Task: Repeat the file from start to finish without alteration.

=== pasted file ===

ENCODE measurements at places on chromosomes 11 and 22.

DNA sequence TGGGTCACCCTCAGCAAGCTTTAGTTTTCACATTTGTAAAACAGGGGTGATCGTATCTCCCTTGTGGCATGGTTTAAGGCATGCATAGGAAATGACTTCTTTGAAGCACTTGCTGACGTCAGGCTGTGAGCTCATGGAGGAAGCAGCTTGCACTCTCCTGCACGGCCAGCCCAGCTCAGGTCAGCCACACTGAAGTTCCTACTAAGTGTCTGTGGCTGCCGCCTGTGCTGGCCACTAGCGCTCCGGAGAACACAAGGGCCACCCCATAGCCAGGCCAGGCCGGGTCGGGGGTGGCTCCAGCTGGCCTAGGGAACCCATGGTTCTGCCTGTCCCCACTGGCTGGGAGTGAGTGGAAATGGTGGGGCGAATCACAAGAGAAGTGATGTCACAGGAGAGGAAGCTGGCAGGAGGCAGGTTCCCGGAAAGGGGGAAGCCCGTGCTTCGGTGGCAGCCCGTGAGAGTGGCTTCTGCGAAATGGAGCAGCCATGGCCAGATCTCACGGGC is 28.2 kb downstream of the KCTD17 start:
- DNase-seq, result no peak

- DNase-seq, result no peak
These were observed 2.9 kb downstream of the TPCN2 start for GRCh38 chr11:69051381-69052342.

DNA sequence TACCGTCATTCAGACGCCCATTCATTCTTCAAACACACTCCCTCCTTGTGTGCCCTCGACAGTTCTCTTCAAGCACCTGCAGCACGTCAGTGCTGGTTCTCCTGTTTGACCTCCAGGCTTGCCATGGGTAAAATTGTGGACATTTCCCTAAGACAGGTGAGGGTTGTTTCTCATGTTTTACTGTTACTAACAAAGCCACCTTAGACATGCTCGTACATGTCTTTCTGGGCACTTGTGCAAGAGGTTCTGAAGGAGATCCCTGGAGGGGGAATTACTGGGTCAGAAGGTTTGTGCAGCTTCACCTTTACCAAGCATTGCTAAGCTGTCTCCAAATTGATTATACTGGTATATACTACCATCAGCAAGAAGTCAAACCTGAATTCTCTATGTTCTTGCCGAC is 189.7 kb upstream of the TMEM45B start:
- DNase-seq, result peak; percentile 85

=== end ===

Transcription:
ENCODE measurements at places on chromosomes 11 and 22.

DNA sequence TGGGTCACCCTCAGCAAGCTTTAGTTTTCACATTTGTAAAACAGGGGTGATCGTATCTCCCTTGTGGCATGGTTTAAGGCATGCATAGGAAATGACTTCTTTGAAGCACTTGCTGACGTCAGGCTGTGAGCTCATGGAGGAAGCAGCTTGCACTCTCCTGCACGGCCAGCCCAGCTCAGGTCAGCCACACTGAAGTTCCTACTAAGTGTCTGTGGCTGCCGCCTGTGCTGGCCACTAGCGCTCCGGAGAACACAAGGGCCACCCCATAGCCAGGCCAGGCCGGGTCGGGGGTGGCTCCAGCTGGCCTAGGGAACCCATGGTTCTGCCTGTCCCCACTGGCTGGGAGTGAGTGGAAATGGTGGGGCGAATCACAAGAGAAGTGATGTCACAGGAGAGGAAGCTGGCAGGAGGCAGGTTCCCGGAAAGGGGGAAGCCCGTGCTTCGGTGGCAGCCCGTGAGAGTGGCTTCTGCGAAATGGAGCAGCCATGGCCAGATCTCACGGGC is 28.2 kb downstream of the KCTD17 start:
- DNase-seq, result no peak

- DNase-seq, result no peak
These were observed 2.9 kb downstream of the TPCN2 start for GRCh38 chr11:69051381-69052342.

DNA sequence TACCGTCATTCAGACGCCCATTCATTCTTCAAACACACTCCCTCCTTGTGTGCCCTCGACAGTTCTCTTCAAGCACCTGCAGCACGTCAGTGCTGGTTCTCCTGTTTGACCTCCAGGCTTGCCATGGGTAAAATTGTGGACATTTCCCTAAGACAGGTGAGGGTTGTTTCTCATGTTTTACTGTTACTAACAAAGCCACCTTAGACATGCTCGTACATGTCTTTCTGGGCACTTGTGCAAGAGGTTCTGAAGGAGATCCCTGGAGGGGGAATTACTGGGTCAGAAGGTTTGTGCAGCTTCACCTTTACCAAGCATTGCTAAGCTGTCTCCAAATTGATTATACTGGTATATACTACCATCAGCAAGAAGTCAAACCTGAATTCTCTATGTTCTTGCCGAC is 189.7 kb upstream of the TMEM45B start:
- DNase-seq, result peak; percentile 85